Beyond research, I am passionate about teaching. I emphasize the importance of careful research design, of clear writing, and of identifying assumptions and limitations. I try to give students as much feedback on their assignments as early in the semester as possible.

At the undergraduate level, my expertise covers introductory classes in American and Comparative Politics, Statistics, and Game Theory. At the graduate level, my teaching interests focus on Comparative Political Behavior, Political Economy, as well as Quantitative Methods with an emphasis on Causal Inference.

Courses taught at LMU Munich:

  • Introduction to American Politics (LMU Munich). B.A. Seminar. Spring 2019 (syllabus).
  • Comparative Political Behavior (LMU Munich). B.A. Seminar. Spring 2019 (syllabus).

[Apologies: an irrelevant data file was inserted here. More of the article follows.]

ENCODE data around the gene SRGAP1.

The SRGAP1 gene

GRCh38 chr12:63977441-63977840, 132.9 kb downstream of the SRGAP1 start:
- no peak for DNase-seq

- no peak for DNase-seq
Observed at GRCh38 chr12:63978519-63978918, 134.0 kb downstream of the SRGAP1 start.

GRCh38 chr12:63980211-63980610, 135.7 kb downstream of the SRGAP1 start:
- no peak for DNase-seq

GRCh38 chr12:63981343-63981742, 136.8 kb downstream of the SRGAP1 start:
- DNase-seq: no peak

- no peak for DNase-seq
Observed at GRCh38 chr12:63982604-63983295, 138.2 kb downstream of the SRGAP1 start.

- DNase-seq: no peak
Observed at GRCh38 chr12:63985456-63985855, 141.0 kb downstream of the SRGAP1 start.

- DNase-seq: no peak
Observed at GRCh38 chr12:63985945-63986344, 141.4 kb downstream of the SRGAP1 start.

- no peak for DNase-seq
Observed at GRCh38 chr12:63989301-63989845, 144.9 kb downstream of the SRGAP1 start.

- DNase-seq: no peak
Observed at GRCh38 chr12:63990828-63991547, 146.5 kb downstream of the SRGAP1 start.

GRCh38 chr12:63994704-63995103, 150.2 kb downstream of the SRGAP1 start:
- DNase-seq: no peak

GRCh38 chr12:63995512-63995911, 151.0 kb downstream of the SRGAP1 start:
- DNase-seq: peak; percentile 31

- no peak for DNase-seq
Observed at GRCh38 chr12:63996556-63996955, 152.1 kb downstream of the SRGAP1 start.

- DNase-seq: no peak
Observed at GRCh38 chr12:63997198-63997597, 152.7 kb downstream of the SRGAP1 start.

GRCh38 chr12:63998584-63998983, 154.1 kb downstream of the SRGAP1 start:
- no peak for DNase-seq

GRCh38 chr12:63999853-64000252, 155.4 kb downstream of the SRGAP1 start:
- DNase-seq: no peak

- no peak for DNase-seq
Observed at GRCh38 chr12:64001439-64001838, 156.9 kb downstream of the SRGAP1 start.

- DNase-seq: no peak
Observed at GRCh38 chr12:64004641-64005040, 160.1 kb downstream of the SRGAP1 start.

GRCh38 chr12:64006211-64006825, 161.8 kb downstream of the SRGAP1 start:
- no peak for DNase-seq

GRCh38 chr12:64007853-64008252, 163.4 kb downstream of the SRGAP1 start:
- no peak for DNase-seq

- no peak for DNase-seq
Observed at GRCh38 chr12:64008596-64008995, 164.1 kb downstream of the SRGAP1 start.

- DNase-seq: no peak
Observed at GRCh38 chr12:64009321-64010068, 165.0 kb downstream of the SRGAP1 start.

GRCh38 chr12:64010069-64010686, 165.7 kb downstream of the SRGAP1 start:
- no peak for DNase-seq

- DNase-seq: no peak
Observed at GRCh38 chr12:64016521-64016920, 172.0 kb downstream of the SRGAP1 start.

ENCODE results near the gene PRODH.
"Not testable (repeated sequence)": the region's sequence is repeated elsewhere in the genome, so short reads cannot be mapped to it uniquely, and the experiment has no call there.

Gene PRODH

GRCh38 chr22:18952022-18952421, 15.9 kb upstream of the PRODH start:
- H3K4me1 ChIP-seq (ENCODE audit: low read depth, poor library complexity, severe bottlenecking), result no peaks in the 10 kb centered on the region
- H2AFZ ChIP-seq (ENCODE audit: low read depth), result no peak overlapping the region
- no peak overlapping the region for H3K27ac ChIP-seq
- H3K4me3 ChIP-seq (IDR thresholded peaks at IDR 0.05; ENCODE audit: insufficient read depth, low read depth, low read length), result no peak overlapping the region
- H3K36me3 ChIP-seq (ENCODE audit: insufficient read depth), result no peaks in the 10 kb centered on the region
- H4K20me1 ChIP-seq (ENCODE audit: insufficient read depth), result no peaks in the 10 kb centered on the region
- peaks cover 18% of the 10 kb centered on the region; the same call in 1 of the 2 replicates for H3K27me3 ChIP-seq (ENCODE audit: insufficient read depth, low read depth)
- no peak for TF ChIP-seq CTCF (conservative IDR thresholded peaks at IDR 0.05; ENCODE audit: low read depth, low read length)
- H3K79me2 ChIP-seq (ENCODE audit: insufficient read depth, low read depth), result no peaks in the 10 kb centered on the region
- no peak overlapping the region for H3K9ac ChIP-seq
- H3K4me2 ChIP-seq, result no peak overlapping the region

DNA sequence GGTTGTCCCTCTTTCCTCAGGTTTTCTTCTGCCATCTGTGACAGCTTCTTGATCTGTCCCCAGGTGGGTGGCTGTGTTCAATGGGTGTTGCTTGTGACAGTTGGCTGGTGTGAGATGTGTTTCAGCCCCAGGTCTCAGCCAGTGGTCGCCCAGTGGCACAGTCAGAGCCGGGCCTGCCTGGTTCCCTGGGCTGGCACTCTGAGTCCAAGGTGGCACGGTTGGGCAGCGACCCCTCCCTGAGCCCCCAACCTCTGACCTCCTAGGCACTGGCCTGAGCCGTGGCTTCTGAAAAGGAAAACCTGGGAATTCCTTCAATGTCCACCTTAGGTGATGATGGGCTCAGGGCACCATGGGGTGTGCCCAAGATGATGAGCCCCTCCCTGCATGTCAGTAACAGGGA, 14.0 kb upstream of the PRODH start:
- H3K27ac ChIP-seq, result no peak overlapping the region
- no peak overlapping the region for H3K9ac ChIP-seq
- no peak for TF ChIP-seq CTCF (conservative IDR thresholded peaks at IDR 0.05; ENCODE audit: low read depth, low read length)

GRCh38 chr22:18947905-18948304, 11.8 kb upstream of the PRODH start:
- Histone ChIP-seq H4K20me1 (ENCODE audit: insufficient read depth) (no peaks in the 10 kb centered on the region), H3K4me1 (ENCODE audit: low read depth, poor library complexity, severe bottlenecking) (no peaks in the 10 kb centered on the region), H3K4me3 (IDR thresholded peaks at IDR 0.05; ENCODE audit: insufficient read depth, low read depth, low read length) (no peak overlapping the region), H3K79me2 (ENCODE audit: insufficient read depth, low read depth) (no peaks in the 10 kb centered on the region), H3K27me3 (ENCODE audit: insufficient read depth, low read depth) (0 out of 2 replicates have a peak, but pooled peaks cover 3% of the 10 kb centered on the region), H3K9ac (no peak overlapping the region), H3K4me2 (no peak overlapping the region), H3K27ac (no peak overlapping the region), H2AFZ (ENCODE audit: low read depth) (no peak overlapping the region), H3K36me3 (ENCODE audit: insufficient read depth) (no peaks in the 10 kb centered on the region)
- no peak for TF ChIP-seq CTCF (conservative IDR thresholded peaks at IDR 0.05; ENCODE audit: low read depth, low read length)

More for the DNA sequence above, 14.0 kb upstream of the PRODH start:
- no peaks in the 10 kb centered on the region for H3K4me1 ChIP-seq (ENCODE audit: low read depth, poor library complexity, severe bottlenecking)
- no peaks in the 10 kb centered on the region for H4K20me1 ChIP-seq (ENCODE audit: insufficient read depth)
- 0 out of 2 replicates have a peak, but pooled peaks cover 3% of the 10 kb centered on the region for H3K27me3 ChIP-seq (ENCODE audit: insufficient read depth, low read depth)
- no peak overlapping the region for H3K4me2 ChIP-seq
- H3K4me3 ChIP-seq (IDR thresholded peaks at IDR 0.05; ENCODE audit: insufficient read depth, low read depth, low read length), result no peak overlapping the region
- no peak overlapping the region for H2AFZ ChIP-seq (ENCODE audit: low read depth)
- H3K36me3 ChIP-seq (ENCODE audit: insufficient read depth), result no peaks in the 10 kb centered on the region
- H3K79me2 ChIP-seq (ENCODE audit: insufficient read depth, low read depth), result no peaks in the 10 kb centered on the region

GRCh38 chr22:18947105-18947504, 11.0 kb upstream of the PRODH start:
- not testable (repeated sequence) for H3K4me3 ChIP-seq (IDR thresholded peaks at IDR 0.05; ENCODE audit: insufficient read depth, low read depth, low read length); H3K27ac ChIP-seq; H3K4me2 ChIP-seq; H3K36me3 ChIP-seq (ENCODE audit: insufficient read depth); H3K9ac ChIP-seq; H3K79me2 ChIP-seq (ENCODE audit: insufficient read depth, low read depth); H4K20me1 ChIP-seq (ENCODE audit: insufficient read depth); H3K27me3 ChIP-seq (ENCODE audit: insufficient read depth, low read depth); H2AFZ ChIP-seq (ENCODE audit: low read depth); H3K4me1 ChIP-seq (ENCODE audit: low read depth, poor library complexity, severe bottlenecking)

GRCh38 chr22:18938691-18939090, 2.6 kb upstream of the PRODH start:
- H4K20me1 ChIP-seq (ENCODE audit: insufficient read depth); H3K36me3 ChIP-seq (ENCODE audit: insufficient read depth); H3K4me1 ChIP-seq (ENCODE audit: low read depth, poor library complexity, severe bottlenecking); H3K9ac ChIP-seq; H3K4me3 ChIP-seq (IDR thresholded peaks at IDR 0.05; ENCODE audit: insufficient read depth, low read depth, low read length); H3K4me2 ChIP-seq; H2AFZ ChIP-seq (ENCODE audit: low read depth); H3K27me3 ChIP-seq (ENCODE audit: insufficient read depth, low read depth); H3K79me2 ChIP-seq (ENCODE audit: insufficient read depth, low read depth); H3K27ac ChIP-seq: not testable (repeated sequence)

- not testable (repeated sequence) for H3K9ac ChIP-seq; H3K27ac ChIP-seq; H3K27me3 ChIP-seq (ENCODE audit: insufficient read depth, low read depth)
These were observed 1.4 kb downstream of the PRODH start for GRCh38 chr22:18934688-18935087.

• Research Design (LMU Munich). B.A. Seminar. Winter 2019 (Syllabus)
  • Advanced Quantitative Methods: Causal Inference (LMU Munich). M.A. Seminar. Fall 2018 (syllabus).
  • Comparative Political Economy (LMU Munich). M.A. Seminar. Fall 2018 (syllabus).

Courses taught at Yale:

  • Political Parties in the American System (Yale College). Led 2 sections and graded final papers for approx. 30 students. Fall 2017 (evaluations).
  • Public Opinion (Yale College). Teaching Assistant to Sam DeCanio.  Led 2 sections and graded final papers for approx. 40 students. Spring 2016 (evaluations).  
  • Introduction to Statistics (Yale College). Teaching Assistant to Jonathan Reuning-Scherer. Graded assignments and held office hours for approx. 40 students. Fall 2014 and Fall 2015 (evaluations).
  • The New Europe (Yale College). Teaching Assistant to David Cameron. Led 1 section and graded assignments for approx. 50 students. Spring 2015 and Spring 2018 (evaluations).